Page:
CPEC fruits to reach common man

 Pakistan needs to work on greater integration of locals, private sectors as well as the overseas Pakistanis into the China-Pakistan Economic Corridor (CPEC), said Ambassador Syed Hassan Javed, Director of Chinese Study Centre, NUST.
While speaking at the webinar on the ‘Regional Integration and CPEC: The Case of Gwadar Port’ organized by the Institute of Regional Studies, Amb. Javed stressed that the need to adopt an innovative approach for the second phase of CPEC to untap huge multi-sectoral potentials between the two countries.
On Afghanistan’s inclusion into CPEC, Ambassador Javed said, “It would be a welcoming development since China will serve as the stabilizing factor in Afghanistan.”
Ambassador Javed shrugged off the impression that Chabahar and Gwadar, Dubai, and Dammam were the strategic rivals. He said that those ports were complimentary to CPEC, which he called the ‘sister ports of CPEC’.
While comparing the Chinese investments in Pakistan with the west, Amb. Javed said that “Chinese FDI stood very high in contrast to western and eastern countries’ investments altogether.”
In another comparison of port capacity, Amb. Javed said that Gwadar Port alone can handle up to 400 million tons cargo annually once it was completely operationalized, adding that ‘it was almost near India’s total capacity of all ports’.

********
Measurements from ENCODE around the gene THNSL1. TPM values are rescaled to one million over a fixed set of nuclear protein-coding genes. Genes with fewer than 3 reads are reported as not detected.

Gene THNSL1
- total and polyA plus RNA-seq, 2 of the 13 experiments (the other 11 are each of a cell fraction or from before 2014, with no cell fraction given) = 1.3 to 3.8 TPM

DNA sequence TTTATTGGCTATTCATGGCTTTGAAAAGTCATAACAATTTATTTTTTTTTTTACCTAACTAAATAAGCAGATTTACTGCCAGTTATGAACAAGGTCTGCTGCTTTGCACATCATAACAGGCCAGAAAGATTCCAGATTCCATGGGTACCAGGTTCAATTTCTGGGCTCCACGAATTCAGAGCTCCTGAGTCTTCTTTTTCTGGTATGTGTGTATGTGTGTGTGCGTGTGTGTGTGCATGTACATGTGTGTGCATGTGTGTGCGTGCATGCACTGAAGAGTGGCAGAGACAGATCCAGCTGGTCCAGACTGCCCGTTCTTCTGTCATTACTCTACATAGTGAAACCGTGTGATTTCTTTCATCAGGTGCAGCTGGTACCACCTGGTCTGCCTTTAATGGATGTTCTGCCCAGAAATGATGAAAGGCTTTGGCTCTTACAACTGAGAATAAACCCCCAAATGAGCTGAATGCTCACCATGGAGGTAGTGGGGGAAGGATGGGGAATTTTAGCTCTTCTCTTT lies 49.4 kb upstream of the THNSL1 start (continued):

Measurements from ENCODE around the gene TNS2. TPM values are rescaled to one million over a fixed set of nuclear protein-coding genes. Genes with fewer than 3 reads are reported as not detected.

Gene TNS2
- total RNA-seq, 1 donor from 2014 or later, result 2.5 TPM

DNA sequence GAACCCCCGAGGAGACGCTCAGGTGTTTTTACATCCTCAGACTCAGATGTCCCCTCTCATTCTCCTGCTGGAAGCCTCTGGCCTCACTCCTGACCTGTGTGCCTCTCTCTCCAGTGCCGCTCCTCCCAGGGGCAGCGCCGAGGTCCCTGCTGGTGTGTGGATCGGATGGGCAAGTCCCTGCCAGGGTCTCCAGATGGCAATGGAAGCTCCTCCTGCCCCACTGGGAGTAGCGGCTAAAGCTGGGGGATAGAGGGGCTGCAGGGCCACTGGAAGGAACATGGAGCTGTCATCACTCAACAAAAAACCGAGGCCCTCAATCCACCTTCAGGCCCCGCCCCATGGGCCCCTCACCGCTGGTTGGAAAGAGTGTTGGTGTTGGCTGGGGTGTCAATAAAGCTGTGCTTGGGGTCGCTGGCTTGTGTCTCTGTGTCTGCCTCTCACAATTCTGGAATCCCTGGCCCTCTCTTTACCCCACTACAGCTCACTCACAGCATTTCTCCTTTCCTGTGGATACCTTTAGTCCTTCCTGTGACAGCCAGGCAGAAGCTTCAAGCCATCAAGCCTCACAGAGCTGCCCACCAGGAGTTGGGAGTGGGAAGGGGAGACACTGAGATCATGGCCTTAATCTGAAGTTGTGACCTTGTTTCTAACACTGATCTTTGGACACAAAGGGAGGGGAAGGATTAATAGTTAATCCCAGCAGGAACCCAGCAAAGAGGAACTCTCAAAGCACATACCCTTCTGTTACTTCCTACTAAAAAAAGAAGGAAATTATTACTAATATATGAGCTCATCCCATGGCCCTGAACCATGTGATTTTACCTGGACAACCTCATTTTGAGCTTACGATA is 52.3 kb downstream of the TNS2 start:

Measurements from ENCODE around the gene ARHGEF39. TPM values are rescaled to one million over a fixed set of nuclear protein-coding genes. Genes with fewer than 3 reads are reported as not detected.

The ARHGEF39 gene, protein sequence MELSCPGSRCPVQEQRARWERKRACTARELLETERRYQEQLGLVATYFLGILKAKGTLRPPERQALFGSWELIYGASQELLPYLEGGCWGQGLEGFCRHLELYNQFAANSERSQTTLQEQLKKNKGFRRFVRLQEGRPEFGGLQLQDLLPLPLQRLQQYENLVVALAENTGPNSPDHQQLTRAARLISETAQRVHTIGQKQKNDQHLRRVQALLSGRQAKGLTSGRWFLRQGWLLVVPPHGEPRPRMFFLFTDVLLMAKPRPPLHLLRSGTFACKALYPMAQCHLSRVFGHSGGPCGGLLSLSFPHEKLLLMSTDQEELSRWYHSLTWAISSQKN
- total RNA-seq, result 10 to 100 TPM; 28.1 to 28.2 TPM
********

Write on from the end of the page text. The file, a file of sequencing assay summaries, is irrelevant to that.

While speaking on the occasion, Dr. Mir Sadaat Baloch, Asst. Professor at the University of Baluchistan, called for the inclusion of Azad Kashmir, and Gilgit Baltistan into CEPC, adding that manufacturing, information, and communication technology also need to be incorporated in the second phase.
He also called to invest in enhancing labor skills which were crucial for the success of CPEC projects and equally important for social integration and public support.
Muhammad Samraiz Malik, former DG of ISSRA, NDU, said that CPEC was not just about building a network of roads. Actually, it was bringing regional connectivity, integration of civilizations, cultural exchanges, and sharing of resources.
In the end, Dr. Malik cautioned about the rising contentions, regional rivalries, and renewed interest of extra-regional powers with the growth of CPEC. While closing the session, Ms. Nabila Jaffer of IRS maintained that domestic economic activities were essentially required to be exploited for optimal utilization of infrastructure development, intra-regional industrial and agricultural development of Pakistan in the larger framework of CPEC.
Ms. Nabila Jaffer called for greater use of maritime industrial and economic potentials to modernize Pakistan’s maritime industry.
Source: China Economic Net